I'm licking a beater dripping with Funfetti batter right now, for research.
Like most children of suburbia, I'm no stranger to boxed-mix cakes. At least one spongy sheet cake or batch of multicolored cupcakes had shown up at nearly every birthday party and bake sale in my younger years. A typically from-scratch-only kind of baker, I fancy myself ~above~ boxed cake mix, but I'll admit that for my 17th birthday, I whipped up a dozen Duncan Hines vanilla eight-inchers and made my friends decorate them with me. (I was a cool kid; can you tell?)
My brief foray into vintage recipe blogging piqued my interest in cake mixes, so much so that I wrote a full research paper on the subject in college. Not interested in an unabridged historical dessert scholarship, you say? Let me break the gist down for you.
1837: English food manufacturer and chemist Alfred Bird produces Bird's Custard Powder, a cornflour-based powder to be mixed with milk and heated. Other similar custard mixes follow.
1889: Chris L. Rutt and Charles G. Underwood, owners of Pearl Milling Company, launch Aunt Jemima just-add-water pancake mix to sell off their surplus of flour to a dwindling market. The mixture includes hard winter wheat, corn flour, boiler water-treated phosphates, baking soda and salt.
1920-1922: A man known as Mr. McCollum of New Brunswick, New Jersey, develops recipes for corn muffin and pie crust mixes.
1929: John D. Duff of Pennsylvania molasses canning company P. Duff & Sons successfully dehydrates molasses in a vacuum oven, intending to find a use for his company's molasses surplus. Once he succeeds in turning the syrup into powder, he develops a gingerbread baking mix.
1930: Duff applies for a patent for the packaged dehydrated baking ingredient mixture that results in gingerbread cake. Wary of the plummeting American economy, Duff notes the foolproof quality of the product in his application. At the time, even middle-class families were struggling, and "[they] just wanted a damn cake on the table," Michael Y. Park explains in Bon Appétit.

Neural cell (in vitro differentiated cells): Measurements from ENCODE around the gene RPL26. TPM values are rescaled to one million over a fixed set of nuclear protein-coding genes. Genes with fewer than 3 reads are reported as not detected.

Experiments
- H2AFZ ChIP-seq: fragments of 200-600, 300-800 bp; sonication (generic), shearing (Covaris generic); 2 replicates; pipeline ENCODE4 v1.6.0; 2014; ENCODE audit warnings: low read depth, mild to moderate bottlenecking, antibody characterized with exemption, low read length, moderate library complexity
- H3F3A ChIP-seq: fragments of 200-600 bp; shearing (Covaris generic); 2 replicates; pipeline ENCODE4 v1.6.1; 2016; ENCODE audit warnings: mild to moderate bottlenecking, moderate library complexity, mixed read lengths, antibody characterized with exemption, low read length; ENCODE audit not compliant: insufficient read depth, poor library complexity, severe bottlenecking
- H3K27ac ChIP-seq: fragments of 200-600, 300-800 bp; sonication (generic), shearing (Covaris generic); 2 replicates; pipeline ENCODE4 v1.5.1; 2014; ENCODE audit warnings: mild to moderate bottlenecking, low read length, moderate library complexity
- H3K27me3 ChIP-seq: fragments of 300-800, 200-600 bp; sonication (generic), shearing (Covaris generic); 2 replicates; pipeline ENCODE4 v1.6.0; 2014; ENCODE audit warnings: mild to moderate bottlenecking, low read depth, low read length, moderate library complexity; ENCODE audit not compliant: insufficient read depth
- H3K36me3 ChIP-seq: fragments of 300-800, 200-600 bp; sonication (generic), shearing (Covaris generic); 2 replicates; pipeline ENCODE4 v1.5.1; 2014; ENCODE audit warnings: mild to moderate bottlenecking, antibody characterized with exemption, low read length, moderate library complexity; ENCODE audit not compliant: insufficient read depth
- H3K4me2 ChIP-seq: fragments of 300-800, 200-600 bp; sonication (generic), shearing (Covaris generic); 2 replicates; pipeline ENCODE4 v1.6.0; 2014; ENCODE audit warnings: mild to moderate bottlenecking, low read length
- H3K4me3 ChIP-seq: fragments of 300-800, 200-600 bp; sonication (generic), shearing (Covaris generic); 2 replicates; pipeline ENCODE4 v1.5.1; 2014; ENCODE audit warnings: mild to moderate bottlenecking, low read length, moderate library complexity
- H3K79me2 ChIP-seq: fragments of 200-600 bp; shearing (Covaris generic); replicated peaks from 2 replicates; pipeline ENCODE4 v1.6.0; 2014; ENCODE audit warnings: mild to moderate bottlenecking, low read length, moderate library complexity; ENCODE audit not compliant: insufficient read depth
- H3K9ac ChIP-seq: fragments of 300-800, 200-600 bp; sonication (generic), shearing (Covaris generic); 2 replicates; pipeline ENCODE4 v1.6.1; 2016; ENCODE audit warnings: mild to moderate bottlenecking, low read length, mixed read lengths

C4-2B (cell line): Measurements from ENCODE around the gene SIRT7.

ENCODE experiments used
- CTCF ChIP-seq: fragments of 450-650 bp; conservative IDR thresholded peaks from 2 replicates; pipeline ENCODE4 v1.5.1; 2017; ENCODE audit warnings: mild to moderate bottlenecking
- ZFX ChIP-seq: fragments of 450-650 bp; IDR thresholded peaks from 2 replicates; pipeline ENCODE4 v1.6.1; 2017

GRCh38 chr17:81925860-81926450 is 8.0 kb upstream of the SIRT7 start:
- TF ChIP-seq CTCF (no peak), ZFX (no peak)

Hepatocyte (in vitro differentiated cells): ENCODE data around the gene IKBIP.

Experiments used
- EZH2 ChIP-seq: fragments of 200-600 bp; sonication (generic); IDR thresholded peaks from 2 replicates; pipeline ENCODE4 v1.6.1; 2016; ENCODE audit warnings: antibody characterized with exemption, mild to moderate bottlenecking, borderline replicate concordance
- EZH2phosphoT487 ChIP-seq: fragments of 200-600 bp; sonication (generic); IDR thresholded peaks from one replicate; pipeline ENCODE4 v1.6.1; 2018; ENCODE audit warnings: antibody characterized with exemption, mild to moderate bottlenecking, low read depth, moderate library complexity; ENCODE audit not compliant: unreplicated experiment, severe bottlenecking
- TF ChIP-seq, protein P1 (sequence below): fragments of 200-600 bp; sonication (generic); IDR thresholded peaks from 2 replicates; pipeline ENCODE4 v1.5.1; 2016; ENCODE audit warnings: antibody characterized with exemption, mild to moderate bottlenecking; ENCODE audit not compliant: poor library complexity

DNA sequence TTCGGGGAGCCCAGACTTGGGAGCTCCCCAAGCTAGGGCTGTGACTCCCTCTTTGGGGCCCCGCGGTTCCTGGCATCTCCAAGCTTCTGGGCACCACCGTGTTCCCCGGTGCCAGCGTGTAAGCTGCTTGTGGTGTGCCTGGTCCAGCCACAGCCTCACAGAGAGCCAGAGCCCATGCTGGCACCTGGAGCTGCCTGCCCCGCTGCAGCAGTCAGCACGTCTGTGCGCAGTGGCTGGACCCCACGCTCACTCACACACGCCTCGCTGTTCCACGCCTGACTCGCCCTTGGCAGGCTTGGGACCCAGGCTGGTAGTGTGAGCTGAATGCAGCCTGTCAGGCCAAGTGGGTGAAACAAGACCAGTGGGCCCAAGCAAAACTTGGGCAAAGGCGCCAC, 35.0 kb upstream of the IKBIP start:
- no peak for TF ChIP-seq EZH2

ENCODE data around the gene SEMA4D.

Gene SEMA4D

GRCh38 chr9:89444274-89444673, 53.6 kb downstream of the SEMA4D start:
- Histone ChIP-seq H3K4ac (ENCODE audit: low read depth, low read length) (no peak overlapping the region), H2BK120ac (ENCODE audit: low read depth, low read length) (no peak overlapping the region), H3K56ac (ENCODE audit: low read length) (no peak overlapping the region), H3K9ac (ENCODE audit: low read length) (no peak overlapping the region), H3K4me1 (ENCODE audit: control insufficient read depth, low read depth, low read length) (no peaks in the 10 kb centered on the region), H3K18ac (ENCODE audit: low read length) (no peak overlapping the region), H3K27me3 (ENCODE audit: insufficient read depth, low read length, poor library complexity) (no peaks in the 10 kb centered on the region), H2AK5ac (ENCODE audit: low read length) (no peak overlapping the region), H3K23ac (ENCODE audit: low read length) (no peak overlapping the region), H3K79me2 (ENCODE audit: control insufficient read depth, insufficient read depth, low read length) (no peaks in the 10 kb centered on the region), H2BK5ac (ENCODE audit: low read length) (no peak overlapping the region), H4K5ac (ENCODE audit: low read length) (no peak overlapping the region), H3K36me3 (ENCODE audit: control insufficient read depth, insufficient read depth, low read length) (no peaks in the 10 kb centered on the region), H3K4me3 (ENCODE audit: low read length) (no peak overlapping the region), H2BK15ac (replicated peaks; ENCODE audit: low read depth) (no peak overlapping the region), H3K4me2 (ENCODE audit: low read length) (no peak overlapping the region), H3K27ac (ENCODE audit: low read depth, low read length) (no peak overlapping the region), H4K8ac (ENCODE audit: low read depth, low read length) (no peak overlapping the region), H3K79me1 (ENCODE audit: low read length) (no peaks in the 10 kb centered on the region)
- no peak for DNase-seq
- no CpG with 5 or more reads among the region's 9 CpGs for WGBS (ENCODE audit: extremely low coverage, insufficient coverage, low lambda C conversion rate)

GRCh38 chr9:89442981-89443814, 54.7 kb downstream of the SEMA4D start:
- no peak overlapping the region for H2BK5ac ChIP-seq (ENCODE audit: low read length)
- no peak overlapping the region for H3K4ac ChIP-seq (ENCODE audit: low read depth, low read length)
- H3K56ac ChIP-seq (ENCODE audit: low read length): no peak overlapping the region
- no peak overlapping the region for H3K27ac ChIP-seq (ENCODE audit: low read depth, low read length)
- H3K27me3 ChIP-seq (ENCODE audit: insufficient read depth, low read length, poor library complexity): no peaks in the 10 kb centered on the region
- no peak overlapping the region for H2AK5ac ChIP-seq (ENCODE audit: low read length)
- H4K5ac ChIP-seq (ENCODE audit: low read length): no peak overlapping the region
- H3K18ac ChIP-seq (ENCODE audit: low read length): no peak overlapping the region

1933: The patent, Process of Making a Dehydrated Flour Mix, is issued to Duff. The mixture can be rehydrated with water, then baked to create a gingerbread cake.
1935: Although sales of his first mix are steady, albeit few, Duff acquires a subsequent patent, which requires the addition of fresh eggs to the bake. "The housewife and the purchasing public in general seem to prefer fresh eggs," Duff details on his patent application. Duff also introduces mixes for white, spice and devil's food cakes.
1939: With the outbreak of World War II, consumer cake mix development and distribution is put on hold in favor of creating dry mixes for the troops. Though the mixes have an infinite shelf life, due to the poor quality of powdered milk and eggs, they are widely avoided.
1948: Pillsbury is the first company to launch a chocolate cake mix, also including powdered eggs.
1951: Food chemist Arlee Andre invents Duncan Hines cake mixes. His mixture calls for the addition of fresh eggs; after just a few weeks, Duncan Hines controls almost half of the cake mix market.
1988: Though there is not much documented on when Pillsbury officially launched its version of confetti cake known as Funfetti, commercials are aired for the product.
2016: A food editor (let's call her "Becca") purchases a box of cake mix for an article she's writing and falls in love with the suburban staple all over again.
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